The Dickenhorst Family emigrates, arriving in New Orleans October 25, 1851
on the Sailing Ship Julius from Bremen to New Orleans


TheDickenhorst New Orleans Passenger List -- Quarterly Abstract Only
October Julius Warik Bremen H. H. Dieckenhorst 33 Farmer Germany USA with: A. M. Dieckenhorst 35, A. E. Dieckenhorst 9, M. E. Dieckenhorst 5, C. E. Dieckenhorst 3. (The original passenger list was lost, and only this quarterly abstract remains; unfortunately, the original may have had more detail, such as full names, births, deaths, etc)

Margaretheís life story is incredibly tragic. Margarethe GrŁngras was supposedly a lady-in-waiting (minor royalty) in Westphalia in the 1830ís. Her family supposedly disowned her upon her marriage in 1840 to the commoner Hermann Dickenhorst (however, to date, I have not been able to uncover any evidence of the veracity of these stories told by Margaretheís daughter Maria Dankenbring to her own daughters and granddaughters). Hermannís older brother Friedrich had emigrated four years earlier, in December 1847 at age 34, with several German friends to settle in the Concordia, Missouri farming area, undoubtedly due to his cousin, Caroline Dickenhorst Frerking who had emigrated 6-8 years earlier.

This was a time of famine in Germany, which was likely the impetus behind leaving not only your town, but your country, especially since two older brothers, with their rapidly growing families, were both living in the ever-smaller family home (#21 Spenge). Hermann and Margarethe left in September, 1851, with their three young daughters (ages 3, 5, and 9), and Margarethe nine months pregnant! Son Henry was born on board in the first month of the trip! Life must have been hard on the trip over, but it was only to get worse.

In the next nine years, by the time of their first census* in America, the youngest daughter died in St. Louis, two more daughters were born, Hermann died too, and Margarethe remarried and had one more daughter. Then, life became unbearable: the Civil War started, and Concordia was a prime target for the Kansas-Missouri bushwackers led by Quantrill and Poole (including many of the Concordia non-German neighbors! - all pro-Confederacy); whenever they were bored they would decide to wreak some havoc on the German community, even murdering German-Americans at christenings. Friederich Dickenhorst was murdered in the Concordia massacre of October 10, 1864. His nephew Henry, the only remaining male Dickenhorst, grew up, married, had four sons, but only one of those sons had a son, and this last American male Dickenhorst died in January, 2002.

There are still many Dickenhorstís in Germany today, but somehow, it is not surprising to me that other Dickenhorstís declined to emigrate, after the life events of our ancestors. It is hard to imagine that Margarethe and the Dickenhorst brothers did not rue their decision to emigrate. (revised September 2003) There were special state censuses in 1852 and 1856, but both were destroyed for most of the state, including Lafayette County. The oldest daughter married in 1860, but died childless 1870-73.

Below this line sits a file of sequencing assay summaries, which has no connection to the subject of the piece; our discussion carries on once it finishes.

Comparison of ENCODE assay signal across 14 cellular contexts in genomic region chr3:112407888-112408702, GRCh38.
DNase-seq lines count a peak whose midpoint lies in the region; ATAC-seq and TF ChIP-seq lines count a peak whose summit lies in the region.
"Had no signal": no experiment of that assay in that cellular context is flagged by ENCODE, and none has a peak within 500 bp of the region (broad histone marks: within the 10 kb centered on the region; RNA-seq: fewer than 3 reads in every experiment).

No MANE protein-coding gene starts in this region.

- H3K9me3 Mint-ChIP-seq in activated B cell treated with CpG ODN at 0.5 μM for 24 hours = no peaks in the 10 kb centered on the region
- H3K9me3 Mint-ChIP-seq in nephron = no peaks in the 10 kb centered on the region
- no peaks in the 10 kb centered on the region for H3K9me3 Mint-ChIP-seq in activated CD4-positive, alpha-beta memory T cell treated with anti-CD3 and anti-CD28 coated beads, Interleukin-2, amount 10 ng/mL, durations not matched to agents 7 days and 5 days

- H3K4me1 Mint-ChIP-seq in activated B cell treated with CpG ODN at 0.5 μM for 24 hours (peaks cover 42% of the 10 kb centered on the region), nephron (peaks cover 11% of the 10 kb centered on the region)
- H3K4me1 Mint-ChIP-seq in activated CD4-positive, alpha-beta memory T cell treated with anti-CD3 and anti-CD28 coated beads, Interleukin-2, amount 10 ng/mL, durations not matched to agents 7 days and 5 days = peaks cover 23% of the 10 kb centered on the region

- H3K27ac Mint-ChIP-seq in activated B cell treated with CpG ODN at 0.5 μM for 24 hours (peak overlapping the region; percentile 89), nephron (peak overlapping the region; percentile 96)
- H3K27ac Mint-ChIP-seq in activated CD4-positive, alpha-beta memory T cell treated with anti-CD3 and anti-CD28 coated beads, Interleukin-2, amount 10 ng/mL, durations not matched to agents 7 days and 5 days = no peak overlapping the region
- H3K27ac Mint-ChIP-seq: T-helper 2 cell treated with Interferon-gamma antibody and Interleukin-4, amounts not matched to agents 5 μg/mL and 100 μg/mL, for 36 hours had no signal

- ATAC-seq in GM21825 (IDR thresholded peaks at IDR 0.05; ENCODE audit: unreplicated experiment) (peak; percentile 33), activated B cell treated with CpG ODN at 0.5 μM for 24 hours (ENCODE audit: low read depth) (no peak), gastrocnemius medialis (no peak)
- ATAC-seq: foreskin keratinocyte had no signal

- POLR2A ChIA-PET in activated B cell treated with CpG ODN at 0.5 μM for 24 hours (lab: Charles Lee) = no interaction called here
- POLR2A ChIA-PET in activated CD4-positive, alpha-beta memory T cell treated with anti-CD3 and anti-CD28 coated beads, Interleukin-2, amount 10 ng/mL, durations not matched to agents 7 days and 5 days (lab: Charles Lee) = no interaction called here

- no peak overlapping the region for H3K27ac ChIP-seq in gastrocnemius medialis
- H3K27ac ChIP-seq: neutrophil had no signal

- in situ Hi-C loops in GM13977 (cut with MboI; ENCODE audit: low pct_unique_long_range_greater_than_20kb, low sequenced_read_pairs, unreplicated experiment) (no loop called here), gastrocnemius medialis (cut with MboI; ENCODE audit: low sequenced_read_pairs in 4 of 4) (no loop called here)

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Another genealogist who was researching his great-grandfather leaving Westfalen in 1859 stated the following to me in an email:

In Prussia, young men had to get permission from the government to leave. According to Prussian law ("Allgemeintes Landrecht vom 15 September 1818") a person between the age of 17 and 28 years was not allowed to emigrate. As a penalty, the current property was confiscated, including possible future inheritance. Later, in 1850, this penalty was replaced by a monetary penalty. The Prussian government wanted to be sure all the young men served in the Military (six years mandatory service, and a very good possibility of being killed in a war) and had all the taxes due the government paid before they would allow them to leave. In other words, you had to have a "clean slate" before you left.

A brief history lesson: In the Napolean (1769-1821) era, 3,000 young Westfalen men were drafted into his army, only 30 men returned after the war. So that made most young men want to avoid the army. Of course, many young men (my great-grandfather included) left 'without consent' of the government; i.e., illegal emigration to avoid the military service. In Westfalen, there are lists of those that left legally (with consent) and illegally (without consent) of the government and these lists have been published by some genealogists. Mueller, Friedrich, 1980-1981, Westfaelische Auswanderung im 19. Jahrhundert. Auswanderung aus dem Regierungsbezirk Minden, I, Teil, 1816-1900 (Erlaubte Auswanderung). Beitraege zur westfaelischen Familienforschung. 38-39: 3-711. Mueller, Friedrich, 1989-1990, Westfaelische Auswanderung im 19. Jahrhundert. Auswanderung aus dem Regierungsbezirk Minden, II, Teil, 1814-1900 (Heimliche Auswanderung). Beitraege zur westfaelischen Familienforschung. 47-48: 7-762. Here is a sample from these books, showing my great-grandfather Joh. Franz Kroeger, his birthdate, father's and mother's names, year he emigrated illegally, and place he immigrated to: #11727 a) Joh. Franz Kroeger aus Dorfbauerschaft Ksp Delbruck b) 29.10.1837 c) Christoph Kroeger u. Angela M. Kroening o) 1859 p)Amerika

If the young man did not show up for the draft, the police would knock on the door of the parents and ask where he was, and they would say he went to the USA or Australia. Then he would become 'illegal' and his name would go on the 'left without consent' list.

There is also an overview of some of the reasons why our ancestors emigrated, a list of the sources used in data collection and summaries, a description of the hazardous steamboat voyage up the Mississippi from New Orleans to St. Louis, and finally, a summary of the history of Germany in the middle of the 19th century.